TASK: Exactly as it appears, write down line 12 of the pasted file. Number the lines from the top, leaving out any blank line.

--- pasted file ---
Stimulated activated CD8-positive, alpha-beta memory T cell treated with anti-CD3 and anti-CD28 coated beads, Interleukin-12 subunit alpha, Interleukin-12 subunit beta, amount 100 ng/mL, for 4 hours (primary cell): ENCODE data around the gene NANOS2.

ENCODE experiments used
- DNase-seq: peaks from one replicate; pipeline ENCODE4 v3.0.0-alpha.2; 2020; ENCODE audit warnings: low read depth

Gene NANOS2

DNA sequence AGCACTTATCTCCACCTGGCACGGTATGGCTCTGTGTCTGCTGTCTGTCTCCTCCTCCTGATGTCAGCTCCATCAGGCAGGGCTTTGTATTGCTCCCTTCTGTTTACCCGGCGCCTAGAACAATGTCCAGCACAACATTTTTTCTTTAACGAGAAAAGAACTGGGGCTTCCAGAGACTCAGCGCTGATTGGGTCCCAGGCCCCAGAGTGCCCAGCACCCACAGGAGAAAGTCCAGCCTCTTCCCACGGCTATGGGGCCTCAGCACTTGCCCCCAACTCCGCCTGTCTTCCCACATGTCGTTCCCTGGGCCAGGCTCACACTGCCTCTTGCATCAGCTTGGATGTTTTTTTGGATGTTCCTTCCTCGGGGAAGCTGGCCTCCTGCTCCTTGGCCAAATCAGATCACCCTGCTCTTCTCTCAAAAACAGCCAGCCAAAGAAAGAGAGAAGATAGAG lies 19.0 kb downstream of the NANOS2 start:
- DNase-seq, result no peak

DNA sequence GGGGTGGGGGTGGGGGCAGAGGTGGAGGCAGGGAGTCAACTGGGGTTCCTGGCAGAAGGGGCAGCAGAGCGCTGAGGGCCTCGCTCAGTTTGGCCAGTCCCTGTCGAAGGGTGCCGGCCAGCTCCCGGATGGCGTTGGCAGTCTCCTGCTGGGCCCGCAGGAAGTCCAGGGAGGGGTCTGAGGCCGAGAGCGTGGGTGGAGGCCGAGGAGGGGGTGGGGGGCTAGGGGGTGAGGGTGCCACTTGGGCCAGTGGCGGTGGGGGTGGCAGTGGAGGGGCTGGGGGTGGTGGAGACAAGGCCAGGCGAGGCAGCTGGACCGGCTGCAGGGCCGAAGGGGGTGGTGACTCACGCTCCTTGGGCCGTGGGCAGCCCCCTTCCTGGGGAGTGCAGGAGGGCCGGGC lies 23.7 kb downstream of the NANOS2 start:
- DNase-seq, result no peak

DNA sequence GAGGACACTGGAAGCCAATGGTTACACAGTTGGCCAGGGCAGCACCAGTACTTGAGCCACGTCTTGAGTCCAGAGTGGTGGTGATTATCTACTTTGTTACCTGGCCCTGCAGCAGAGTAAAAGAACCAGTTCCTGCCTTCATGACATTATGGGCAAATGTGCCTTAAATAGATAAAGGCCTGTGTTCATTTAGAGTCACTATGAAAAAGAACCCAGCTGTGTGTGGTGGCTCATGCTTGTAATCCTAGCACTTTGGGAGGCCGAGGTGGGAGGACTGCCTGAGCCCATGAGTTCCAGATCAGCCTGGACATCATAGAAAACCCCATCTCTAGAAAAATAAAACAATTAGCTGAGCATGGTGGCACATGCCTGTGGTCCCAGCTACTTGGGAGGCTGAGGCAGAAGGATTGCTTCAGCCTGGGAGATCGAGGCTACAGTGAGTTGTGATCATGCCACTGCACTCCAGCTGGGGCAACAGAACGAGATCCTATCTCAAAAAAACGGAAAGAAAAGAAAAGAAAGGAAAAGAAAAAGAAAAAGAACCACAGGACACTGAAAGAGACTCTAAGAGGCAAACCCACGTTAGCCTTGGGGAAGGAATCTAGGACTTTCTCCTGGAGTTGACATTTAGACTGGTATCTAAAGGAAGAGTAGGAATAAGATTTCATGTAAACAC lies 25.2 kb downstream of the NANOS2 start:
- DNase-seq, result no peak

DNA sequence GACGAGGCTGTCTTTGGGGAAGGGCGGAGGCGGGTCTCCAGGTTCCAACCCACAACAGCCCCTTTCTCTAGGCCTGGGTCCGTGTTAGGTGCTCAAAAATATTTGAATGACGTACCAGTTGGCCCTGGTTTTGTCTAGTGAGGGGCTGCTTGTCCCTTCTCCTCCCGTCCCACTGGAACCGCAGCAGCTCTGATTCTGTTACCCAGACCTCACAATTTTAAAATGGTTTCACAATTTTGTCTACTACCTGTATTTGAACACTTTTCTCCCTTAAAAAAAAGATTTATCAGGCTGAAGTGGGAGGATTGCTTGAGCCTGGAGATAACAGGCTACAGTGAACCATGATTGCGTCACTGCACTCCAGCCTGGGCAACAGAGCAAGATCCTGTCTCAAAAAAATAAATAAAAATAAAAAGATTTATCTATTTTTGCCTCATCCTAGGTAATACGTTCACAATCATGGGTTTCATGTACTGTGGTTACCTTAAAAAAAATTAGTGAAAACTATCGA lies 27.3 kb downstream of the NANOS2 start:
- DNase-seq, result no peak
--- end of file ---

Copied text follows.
- DNase-seq, result no peak